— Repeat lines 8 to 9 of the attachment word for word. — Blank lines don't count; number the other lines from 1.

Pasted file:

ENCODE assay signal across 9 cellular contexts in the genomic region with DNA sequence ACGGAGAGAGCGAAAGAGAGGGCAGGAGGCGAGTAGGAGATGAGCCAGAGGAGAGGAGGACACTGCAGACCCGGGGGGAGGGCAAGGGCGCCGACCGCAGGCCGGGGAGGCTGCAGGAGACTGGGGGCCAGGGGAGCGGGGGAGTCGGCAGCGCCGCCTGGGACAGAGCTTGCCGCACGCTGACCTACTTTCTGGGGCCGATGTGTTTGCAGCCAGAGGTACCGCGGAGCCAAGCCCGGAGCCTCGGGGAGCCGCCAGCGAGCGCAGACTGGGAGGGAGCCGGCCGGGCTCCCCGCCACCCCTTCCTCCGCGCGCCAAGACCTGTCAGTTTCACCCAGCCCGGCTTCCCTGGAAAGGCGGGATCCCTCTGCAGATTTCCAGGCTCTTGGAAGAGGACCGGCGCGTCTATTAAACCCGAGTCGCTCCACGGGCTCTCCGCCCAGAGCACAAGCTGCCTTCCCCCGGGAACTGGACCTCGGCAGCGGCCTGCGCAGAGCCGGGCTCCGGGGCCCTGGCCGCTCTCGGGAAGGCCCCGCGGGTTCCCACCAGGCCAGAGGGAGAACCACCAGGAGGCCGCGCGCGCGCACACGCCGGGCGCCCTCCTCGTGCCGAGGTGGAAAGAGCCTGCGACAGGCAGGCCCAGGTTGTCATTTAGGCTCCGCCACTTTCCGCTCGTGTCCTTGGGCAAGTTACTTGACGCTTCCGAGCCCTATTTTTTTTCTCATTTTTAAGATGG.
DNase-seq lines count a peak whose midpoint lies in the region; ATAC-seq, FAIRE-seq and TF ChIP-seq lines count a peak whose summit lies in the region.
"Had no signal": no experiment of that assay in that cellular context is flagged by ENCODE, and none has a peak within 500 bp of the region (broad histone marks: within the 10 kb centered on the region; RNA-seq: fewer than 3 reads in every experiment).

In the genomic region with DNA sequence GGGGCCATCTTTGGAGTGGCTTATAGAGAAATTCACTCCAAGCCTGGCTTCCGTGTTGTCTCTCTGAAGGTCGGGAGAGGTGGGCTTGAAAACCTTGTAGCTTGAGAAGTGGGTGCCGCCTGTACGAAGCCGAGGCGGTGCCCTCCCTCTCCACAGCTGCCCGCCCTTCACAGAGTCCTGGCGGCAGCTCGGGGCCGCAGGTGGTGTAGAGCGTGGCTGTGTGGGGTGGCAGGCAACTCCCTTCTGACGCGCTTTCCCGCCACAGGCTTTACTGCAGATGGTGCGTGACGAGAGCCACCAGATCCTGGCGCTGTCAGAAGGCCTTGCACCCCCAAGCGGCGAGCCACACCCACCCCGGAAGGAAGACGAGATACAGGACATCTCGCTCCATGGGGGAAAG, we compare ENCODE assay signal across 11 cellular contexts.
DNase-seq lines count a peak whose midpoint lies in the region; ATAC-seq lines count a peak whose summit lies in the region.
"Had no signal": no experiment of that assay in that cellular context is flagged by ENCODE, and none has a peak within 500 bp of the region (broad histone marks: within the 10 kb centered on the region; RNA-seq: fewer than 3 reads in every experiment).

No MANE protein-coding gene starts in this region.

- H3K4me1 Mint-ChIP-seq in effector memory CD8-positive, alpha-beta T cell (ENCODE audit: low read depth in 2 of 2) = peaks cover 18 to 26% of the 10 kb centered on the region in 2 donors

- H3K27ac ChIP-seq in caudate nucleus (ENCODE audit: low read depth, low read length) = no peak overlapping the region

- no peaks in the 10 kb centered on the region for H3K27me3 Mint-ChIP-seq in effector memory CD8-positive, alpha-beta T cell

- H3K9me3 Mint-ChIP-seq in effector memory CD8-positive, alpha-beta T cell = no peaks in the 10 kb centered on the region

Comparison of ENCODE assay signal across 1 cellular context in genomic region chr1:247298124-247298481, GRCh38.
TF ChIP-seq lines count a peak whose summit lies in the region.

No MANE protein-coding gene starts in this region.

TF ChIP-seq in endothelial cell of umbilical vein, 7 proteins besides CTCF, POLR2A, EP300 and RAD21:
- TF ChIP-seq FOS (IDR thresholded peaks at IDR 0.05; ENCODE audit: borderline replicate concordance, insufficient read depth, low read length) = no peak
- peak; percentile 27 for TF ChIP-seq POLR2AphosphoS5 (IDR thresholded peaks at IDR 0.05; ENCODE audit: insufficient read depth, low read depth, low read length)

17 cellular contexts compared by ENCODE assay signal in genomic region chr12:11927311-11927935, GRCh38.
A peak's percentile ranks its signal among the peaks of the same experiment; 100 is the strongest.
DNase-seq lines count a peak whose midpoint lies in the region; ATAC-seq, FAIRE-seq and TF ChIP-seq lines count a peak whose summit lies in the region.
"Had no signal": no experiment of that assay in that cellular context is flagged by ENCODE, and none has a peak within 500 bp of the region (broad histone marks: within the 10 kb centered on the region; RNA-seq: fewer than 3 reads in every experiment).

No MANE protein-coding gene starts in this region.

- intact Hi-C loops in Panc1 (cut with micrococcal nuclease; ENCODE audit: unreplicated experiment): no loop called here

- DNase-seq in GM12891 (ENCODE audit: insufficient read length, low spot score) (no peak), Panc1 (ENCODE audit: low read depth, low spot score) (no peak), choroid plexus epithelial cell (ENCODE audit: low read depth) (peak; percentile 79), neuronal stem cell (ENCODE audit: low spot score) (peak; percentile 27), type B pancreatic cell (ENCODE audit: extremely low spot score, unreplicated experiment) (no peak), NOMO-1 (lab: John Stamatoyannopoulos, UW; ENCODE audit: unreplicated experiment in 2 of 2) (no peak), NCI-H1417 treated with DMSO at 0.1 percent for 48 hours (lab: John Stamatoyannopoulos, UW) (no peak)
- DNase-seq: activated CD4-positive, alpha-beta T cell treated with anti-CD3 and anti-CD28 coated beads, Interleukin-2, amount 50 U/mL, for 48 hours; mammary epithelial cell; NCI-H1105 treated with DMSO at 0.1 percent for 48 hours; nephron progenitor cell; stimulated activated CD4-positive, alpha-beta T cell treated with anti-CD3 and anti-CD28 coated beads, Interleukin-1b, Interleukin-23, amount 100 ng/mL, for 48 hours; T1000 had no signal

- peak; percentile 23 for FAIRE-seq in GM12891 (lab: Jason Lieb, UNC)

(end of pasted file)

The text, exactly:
- H3K4me1 Mint-ChIP-seq in effector memory CD8-positive, alpha-beta T cell (ENCODE audit: low read depth in 2 of 2) = peaks cover 18 to 26% of the 10 kb centered on the region in 2 donors

- H3K27ac ChIP-seq in caudate nucleus (ENCODE audit: low read depth, low read length) = no peak overlapping the region